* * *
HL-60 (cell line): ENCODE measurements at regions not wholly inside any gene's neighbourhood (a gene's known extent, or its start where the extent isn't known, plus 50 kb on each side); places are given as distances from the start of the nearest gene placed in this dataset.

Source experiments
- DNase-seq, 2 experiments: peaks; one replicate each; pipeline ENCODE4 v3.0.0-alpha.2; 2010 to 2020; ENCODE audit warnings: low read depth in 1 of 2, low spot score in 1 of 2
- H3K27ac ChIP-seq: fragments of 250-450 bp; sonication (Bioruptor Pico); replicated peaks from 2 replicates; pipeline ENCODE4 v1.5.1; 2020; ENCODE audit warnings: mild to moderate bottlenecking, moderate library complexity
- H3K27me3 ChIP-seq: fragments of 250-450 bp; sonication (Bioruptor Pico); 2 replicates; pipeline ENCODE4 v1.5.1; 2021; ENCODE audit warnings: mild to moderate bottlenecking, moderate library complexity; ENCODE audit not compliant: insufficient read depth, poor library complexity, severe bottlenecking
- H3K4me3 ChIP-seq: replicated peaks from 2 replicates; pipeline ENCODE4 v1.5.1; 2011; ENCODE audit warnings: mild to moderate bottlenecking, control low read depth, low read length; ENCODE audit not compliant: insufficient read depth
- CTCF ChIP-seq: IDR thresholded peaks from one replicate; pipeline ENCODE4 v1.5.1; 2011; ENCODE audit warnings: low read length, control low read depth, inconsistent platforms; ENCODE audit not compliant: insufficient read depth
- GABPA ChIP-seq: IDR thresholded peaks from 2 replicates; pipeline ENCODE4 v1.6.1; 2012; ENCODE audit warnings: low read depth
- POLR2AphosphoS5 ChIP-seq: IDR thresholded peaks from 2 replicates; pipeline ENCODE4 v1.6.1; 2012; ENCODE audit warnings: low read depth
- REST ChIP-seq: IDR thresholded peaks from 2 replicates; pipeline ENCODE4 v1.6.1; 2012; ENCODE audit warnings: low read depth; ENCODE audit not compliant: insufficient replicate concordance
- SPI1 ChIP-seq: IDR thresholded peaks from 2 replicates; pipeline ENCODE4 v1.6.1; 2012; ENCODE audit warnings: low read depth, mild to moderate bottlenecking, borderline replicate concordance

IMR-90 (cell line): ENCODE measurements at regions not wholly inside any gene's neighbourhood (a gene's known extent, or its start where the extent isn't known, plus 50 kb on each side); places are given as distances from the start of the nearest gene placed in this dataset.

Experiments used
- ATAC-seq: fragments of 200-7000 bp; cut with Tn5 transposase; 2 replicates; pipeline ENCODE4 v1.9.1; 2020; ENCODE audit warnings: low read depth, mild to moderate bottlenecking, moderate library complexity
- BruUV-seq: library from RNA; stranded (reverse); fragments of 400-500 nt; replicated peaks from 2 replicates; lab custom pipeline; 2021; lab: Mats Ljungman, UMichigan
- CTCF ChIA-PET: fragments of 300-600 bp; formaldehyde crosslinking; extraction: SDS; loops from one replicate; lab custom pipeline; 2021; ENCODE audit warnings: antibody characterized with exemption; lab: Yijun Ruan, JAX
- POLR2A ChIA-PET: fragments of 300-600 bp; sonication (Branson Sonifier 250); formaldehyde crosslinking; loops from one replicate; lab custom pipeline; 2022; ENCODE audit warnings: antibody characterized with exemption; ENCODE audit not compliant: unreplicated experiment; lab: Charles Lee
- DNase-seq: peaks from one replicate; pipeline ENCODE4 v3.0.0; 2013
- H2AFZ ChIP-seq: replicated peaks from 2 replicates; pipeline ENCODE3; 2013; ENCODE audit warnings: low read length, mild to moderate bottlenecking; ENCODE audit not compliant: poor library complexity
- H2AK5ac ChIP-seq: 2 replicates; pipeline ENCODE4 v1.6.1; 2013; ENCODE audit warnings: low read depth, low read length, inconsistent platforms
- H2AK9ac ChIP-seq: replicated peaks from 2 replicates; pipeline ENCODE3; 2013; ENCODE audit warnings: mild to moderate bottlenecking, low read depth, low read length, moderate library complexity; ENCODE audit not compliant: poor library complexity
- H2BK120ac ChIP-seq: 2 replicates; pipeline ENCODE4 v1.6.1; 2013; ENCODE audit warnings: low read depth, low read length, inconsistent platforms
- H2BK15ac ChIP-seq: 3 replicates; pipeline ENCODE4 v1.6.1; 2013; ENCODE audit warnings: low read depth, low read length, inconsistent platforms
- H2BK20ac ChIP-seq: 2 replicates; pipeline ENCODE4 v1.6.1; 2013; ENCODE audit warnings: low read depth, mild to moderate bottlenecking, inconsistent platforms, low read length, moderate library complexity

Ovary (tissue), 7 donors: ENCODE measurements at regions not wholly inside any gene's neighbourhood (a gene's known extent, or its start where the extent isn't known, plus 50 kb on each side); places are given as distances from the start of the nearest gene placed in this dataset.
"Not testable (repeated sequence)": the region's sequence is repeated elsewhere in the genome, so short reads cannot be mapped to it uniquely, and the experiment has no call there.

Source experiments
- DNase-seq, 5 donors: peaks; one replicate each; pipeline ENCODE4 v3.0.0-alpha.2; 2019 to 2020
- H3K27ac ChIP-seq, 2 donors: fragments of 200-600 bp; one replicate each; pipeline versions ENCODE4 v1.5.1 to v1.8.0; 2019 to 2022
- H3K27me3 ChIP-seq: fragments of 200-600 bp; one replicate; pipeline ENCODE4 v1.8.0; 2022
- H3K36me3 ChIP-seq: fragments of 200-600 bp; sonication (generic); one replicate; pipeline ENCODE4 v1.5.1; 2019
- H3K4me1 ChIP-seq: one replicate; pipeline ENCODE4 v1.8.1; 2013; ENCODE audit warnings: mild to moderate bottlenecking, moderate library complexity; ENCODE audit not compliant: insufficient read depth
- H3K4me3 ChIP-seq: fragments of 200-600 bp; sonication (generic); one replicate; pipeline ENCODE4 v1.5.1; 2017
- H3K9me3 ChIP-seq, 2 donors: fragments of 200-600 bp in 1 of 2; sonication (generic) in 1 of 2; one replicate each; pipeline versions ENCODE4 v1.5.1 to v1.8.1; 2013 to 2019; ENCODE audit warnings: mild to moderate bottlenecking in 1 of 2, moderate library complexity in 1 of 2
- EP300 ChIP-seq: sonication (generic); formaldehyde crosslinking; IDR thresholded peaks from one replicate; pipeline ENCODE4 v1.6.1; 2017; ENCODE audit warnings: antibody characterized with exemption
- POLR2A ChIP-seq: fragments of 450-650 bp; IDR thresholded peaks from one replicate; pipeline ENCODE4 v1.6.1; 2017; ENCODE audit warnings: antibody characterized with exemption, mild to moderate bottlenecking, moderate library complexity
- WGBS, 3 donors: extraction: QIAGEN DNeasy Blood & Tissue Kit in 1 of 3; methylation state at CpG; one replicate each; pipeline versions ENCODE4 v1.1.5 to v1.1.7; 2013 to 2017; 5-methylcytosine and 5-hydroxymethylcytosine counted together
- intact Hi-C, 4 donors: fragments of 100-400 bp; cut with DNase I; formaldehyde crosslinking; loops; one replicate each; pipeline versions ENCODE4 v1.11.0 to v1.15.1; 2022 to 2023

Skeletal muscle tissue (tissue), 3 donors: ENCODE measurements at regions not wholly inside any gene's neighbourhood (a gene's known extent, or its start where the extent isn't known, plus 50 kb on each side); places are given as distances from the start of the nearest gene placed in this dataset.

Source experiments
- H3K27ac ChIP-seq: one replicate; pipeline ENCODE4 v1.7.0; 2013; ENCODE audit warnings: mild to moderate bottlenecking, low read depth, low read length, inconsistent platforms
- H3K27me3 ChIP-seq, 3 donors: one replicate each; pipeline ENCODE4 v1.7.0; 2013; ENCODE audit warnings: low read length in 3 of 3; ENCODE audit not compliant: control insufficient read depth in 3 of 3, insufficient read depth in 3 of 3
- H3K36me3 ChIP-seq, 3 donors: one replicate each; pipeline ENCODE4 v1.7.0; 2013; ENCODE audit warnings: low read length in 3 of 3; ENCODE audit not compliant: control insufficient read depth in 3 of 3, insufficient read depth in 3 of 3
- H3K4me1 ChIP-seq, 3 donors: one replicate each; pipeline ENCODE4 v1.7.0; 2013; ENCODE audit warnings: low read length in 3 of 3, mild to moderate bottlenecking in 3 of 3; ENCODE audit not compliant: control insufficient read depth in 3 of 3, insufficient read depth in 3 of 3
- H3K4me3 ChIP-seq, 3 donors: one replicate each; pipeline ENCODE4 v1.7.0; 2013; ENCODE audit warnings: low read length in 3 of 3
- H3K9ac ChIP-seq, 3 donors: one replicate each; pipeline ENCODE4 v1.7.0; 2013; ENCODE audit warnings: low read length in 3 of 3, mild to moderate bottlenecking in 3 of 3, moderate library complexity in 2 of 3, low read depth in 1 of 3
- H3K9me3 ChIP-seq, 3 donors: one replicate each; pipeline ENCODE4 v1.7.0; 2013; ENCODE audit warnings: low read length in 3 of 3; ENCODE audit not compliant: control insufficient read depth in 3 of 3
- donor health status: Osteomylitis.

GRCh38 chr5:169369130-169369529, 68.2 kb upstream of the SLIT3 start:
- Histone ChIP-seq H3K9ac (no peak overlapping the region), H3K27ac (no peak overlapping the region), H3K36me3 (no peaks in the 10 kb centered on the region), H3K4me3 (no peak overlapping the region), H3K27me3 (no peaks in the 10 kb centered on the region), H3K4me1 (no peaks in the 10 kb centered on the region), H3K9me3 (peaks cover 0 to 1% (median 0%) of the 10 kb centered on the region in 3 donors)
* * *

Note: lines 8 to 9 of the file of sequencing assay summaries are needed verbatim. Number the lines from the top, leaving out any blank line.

- GABPA ChIP-seq: IDR thresholded peaks from 2 replicates; pipeline ENCODE4 v1.6.1; 2012; ENCODE audit warnings: low read depth
- POLR2AphosphoS5 ChIP-seq: IDR thresholded peaks from 2 replicates; pipeline ENCODE4 v1.6.1; 2012; ENCODE audit warnings: low read depth